Style Master used to be the most powerful, feature-rich and standards-abiding CSS editor available. Then came CSSEdit and it more or less blew Style Master away. CSSEdit had a refreshingly simple approach, and a slew of features that made Style Master look like old cake.
Earlier this year, WestCiv released Style Master 5 and it looks like CSSEdit is biting the dust this time around.
If I were to sum up what Style Master 5 is about, I’d say it’s about raw power made easy. Style Master 5 is a come back of a tool that forces you to create standard, stable and working CSS. It used to be rather complicated and not very user-friendly, and it still isn’t as elegantly looking as CSSEdit, but when you start its engine, you hear a rumbling sound—compare Style Master 5 to a Porsche and CSSEdit to a BMW 3 Series and you’ll understand what I think of the two most prominent CSS editors currently available.
The bad news is that Style Master 5 is a bit slow on a Power Mac G5 that is over 5 years old. Considering this machine isn’t really a mainstream model anymore, Style Master 5 will run just fine on anything between 3 years old and currently available. New features that immediately drew my attention are the MRI feature, the direct editing of a CSS file sitting on a FTP server, and the attention that goes to the DOM (Document Object Model).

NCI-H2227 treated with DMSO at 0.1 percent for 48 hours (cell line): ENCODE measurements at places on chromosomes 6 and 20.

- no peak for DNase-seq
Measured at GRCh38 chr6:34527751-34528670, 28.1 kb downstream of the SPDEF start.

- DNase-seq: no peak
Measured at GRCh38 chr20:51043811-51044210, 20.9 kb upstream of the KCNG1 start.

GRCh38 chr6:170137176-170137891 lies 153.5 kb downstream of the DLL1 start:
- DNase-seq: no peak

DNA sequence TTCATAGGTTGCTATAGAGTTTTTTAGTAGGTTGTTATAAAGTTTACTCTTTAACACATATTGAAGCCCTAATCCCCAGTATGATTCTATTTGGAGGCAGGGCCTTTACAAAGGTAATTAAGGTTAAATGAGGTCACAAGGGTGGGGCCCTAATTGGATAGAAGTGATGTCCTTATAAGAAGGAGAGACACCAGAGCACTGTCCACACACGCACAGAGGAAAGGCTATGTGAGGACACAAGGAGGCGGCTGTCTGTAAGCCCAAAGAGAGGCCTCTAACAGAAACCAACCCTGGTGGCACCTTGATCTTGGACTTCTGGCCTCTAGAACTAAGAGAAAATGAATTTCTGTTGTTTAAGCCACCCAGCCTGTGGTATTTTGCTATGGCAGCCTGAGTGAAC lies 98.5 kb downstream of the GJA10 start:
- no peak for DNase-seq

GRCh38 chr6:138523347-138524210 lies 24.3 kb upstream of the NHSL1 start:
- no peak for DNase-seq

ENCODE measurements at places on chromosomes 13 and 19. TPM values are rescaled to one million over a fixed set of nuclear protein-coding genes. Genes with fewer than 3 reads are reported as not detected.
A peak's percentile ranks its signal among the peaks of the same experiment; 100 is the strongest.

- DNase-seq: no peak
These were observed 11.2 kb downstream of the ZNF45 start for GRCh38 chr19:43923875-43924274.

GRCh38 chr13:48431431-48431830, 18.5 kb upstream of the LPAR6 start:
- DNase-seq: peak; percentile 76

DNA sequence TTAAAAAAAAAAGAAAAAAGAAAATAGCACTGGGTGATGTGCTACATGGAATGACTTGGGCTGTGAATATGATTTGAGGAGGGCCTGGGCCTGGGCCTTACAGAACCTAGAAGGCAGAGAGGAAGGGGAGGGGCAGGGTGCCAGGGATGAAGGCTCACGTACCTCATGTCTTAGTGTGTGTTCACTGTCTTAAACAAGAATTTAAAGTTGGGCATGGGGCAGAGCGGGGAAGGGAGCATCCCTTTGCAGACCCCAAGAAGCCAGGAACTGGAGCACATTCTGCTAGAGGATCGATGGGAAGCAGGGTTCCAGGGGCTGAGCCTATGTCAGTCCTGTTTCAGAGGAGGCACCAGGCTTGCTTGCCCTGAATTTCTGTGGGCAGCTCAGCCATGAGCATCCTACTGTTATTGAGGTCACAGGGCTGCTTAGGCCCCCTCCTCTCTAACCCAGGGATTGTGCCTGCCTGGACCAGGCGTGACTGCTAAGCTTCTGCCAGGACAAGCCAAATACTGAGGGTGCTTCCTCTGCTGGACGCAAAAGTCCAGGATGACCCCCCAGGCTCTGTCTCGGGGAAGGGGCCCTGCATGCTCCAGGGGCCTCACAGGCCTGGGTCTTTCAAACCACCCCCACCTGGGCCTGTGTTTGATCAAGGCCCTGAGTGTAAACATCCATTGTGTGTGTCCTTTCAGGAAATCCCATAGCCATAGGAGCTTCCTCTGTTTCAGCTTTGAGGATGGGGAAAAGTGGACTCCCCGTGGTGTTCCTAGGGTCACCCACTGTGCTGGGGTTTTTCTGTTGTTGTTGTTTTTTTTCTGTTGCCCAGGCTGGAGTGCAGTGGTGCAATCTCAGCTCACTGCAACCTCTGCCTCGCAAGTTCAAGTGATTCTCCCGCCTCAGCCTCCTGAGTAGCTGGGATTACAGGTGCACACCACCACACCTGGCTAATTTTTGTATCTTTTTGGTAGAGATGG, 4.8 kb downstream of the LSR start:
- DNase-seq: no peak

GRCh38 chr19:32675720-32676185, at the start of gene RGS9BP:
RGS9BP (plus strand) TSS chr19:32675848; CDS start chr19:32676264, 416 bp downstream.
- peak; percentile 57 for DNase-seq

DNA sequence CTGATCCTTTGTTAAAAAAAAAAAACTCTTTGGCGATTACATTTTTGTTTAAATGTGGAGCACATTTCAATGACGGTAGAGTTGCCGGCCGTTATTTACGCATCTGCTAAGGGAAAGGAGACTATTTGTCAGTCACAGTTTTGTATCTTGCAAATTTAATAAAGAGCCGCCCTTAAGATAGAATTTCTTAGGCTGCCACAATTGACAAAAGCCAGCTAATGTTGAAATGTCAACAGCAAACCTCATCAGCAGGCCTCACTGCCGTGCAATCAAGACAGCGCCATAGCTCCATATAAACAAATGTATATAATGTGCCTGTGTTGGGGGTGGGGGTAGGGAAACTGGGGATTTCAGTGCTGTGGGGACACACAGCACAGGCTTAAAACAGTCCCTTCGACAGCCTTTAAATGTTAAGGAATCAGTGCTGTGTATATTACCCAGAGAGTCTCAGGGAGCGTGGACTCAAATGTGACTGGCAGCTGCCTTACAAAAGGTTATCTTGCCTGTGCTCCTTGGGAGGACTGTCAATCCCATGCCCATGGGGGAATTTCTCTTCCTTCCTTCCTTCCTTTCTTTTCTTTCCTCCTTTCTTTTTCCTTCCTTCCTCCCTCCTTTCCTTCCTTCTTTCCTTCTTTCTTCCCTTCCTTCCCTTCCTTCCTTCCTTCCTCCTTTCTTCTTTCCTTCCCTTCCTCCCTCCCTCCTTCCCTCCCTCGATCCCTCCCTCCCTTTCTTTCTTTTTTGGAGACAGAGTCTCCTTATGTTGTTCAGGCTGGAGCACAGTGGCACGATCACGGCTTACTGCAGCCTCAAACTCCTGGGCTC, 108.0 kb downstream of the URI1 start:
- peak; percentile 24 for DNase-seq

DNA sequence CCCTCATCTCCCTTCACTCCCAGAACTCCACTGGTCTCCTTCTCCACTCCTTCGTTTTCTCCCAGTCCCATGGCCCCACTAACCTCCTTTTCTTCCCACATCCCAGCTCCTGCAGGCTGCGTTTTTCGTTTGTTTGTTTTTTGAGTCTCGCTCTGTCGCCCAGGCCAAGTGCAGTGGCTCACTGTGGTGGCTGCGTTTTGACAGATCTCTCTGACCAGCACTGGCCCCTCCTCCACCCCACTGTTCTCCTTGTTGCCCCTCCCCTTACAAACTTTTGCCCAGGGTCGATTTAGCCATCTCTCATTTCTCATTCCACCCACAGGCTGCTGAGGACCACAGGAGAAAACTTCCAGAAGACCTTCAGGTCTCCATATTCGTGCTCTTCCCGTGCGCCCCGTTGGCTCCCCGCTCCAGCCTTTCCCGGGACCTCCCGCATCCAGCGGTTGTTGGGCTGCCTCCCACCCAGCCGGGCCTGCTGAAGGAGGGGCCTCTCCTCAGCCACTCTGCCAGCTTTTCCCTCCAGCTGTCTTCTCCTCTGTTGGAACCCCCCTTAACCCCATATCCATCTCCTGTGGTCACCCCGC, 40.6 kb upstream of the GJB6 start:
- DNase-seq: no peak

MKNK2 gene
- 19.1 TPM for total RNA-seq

Style Master 5 now has all the features that used to make CSSEdit the CSS editor of choice, but it adds punch in specific areas. For example, auto-completion won’t allow your mistakes and typos to go unnoticed. CSS statements with errors in them get a yellow danger triangle mark. The Properties editors are still there, but next to the properties that you have already created, you’ll now find a pencil designating that these editors have information inside them.
You can create stylesheets from HTML documents and you can edit CSS directly on the server. The latter is not as elegantly implemented as with CSSEdit, but it does allow you to save a local copy wherever you want on your desktop and not in some obscure directory you’re not informed about.
Selectors can be suggested and Style Master 5 will even present you with a list of suggestions, starting with the most general and going down into ever deeper and more specific ones.
XRAY and MRI are two features that turn Style Master 5 into Xyle Scope and CSSEdit all wrapped into one. XRAY will show you the positions and dimensions of elements, while MRI will show you all the statements which select an element. The two features work in the Design pane and are actually much better as showing you problems than Xyle Scope—and Xyle Scope does a terrific job at that.
Style Master 5 will even show you computed styles, something none of the other HTML and CSS editors can do.
Add to all the above the ability to create CSS for smart phones and a design panel to match, and a slew of other features that make working together with HTML editors a snap, and you got yourself a CSS editor that allows you to be absolutely sure your CSS will work in any browser.
Style Master 5 still has some minor bugs and inconsistencies, though. For example, when I opened a CSS stylesheet directly from a FTP server, the design pane couldn’t show me the background image that I placed over the black background colour. Consequently, I couldn’t make out anything of the design as it all went black. That should be fixed somehow.
But to be honest, these are minor details and nothing an update can’t fix. Style Master 5 is impressively powerful, and it will support your creative web design endeavours the best.